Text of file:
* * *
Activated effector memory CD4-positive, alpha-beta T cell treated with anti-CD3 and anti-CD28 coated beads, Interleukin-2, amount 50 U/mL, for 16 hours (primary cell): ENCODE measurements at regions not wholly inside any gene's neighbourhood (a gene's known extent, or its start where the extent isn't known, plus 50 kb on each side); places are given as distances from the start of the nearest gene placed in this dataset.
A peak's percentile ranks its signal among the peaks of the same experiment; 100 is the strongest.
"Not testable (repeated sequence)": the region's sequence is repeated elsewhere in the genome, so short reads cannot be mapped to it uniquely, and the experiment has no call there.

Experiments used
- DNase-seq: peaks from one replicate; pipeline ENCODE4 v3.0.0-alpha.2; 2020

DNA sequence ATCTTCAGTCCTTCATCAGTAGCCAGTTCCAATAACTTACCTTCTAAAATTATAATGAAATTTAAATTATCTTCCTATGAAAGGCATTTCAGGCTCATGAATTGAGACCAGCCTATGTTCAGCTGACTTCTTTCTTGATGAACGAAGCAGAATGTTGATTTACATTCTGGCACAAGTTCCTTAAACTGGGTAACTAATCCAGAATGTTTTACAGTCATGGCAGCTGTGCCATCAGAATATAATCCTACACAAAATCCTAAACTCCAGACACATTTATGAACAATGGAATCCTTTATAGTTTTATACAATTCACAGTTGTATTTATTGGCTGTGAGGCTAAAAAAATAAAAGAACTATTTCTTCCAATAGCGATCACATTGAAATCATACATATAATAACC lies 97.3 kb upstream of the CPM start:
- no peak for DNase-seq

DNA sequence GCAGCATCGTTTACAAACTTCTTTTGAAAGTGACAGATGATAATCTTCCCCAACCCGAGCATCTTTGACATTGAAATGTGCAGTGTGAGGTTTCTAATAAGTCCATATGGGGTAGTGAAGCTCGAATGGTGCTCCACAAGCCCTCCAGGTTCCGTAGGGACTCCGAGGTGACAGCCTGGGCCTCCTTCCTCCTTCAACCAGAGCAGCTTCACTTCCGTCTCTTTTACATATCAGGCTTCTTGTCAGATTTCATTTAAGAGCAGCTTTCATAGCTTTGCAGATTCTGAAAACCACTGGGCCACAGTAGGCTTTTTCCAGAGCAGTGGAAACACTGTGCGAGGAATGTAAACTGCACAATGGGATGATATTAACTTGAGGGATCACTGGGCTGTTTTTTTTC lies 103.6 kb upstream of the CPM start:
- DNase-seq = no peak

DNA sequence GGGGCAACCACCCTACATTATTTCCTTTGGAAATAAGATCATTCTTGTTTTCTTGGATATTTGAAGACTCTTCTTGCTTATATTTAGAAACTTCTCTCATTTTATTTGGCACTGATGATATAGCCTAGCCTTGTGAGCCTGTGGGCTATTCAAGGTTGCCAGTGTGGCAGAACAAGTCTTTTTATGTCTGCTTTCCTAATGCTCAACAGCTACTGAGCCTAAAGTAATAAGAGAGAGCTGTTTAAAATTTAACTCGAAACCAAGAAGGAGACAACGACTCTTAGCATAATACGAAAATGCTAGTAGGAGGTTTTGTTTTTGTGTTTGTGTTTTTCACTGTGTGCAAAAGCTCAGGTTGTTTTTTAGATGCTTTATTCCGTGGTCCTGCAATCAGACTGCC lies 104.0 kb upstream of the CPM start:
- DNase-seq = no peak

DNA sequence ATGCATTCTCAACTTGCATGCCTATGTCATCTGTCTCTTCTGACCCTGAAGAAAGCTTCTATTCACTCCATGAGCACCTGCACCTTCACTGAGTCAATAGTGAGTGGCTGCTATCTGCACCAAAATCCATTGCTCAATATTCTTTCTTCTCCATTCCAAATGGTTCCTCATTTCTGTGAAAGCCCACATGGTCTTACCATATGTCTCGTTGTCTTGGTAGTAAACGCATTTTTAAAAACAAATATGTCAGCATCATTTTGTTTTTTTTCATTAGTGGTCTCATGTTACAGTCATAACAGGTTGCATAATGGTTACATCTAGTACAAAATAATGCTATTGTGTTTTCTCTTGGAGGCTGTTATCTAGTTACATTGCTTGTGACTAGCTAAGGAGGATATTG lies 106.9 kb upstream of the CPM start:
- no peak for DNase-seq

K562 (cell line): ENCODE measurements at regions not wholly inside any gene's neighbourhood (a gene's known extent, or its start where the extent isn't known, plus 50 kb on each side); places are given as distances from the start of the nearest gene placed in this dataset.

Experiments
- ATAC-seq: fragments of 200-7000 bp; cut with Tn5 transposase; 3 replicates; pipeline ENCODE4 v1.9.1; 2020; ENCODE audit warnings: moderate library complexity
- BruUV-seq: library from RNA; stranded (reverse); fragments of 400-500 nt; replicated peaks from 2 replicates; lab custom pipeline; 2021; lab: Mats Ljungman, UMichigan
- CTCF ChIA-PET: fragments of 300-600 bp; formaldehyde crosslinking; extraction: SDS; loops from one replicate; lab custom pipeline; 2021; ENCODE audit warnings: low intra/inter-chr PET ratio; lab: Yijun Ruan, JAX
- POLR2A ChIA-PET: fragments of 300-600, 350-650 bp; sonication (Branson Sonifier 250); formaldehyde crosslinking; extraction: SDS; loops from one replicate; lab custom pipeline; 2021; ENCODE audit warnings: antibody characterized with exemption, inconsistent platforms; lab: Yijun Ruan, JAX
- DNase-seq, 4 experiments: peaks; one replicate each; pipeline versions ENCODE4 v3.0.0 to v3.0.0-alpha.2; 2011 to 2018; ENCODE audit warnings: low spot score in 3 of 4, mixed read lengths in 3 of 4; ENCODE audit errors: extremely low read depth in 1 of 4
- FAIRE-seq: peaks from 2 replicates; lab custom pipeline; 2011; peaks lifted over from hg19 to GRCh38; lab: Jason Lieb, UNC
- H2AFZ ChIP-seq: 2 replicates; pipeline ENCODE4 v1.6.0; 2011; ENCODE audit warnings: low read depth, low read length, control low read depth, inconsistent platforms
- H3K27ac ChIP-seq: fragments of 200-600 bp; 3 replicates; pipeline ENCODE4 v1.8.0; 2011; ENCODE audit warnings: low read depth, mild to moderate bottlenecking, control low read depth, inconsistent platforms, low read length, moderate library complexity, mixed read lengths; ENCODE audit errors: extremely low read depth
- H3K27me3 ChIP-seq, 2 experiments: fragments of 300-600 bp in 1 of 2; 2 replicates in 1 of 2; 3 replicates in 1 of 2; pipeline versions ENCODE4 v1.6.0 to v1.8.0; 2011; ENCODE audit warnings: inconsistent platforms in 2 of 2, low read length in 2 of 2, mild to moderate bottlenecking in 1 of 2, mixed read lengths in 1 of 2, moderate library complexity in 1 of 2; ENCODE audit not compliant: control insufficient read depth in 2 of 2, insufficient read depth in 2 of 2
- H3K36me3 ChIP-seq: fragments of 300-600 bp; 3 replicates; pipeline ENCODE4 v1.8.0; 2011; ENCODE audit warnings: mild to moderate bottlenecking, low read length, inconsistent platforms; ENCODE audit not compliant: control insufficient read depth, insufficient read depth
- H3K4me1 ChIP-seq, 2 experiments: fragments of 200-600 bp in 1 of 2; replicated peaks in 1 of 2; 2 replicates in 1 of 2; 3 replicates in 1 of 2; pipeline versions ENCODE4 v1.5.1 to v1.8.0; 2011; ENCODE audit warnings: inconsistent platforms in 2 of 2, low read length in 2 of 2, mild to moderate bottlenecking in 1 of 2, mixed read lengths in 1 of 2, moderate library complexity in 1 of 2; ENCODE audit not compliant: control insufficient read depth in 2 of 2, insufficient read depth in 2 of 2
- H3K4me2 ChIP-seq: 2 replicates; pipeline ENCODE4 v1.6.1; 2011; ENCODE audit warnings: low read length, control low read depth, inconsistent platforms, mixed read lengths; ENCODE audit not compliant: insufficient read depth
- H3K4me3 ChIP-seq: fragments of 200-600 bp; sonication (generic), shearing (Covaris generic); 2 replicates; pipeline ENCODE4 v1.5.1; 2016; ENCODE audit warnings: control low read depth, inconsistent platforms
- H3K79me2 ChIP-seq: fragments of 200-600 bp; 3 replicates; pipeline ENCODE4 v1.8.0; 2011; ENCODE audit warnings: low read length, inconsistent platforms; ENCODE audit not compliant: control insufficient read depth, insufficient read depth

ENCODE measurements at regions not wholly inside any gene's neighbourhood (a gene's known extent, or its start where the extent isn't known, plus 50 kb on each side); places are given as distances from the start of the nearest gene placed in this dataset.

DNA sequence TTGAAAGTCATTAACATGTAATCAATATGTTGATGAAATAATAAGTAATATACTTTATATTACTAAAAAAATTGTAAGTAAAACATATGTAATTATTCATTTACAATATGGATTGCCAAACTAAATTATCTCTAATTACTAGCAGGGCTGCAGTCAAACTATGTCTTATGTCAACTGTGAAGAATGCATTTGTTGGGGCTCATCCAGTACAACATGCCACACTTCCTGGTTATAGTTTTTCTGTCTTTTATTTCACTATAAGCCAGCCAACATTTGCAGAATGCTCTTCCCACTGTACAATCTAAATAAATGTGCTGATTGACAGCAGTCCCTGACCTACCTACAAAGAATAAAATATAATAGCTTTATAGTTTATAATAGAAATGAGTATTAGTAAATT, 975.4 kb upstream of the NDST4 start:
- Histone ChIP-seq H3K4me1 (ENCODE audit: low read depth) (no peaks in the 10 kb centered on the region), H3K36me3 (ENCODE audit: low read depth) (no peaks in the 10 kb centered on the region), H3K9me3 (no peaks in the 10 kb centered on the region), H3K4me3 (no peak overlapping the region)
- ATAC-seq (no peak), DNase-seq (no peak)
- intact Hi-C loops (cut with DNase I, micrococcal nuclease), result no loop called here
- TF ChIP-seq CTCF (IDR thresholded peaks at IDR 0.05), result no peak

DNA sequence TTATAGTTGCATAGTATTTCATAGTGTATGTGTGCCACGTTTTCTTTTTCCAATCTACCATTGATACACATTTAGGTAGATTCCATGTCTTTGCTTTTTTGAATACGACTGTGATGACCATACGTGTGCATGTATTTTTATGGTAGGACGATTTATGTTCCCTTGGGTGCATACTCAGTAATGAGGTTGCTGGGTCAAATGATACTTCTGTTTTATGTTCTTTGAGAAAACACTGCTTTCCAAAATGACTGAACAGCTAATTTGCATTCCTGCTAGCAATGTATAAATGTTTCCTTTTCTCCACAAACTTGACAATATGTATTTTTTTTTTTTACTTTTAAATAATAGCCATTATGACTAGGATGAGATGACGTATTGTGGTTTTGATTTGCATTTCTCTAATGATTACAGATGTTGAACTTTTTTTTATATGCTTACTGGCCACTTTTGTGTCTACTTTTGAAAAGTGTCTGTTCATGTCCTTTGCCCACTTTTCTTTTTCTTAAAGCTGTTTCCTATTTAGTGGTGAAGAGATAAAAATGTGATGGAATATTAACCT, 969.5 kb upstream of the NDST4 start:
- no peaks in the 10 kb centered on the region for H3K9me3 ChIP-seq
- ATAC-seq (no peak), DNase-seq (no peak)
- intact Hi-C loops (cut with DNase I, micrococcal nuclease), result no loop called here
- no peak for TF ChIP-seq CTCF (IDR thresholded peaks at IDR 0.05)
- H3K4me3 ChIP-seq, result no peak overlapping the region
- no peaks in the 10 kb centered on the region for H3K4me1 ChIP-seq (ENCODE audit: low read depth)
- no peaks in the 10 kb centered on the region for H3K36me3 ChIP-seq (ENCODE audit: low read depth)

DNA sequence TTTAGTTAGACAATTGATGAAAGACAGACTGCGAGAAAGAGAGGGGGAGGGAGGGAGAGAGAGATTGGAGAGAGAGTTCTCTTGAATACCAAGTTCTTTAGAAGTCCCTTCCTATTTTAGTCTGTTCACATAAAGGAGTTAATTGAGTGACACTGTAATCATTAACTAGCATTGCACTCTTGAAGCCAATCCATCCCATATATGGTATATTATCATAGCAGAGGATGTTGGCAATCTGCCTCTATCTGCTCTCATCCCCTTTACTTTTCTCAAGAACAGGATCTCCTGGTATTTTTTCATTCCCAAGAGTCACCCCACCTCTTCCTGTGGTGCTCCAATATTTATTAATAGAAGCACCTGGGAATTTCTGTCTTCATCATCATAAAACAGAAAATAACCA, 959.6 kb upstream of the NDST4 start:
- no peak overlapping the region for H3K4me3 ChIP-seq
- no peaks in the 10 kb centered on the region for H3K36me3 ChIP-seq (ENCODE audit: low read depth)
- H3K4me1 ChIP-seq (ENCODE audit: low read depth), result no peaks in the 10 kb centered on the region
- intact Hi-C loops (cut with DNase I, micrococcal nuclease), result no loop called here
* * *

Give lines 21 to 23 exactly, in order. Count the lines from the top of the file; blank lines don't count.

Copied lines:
- FAIRE-seq: peaks from 2 replicates; lab custom pipeline; 2011; peaks lifted over from hg19 to GRCh38; lab: Jason Lieb, UNC
- H2AFZ ChIP-seq: 2 replicates; pipeline ENCODE4 v1.6.0; 2011; ENCODE audit warnings: low read depth, low read length, control low read depth, inconsistent platforms
- H3K27ac ChIP-seq: fragments of 200-600 bp; 3 replicates; pipeline ENCODE4 v1.8.0; 2011; ENCODE audit warnings: low read depth, mild to moderate bottlenecking, control low read depth, inconsistent platforms, low read length, moderate library complexity, mixed read lengths; ENCODE audit errors: extremely low read depth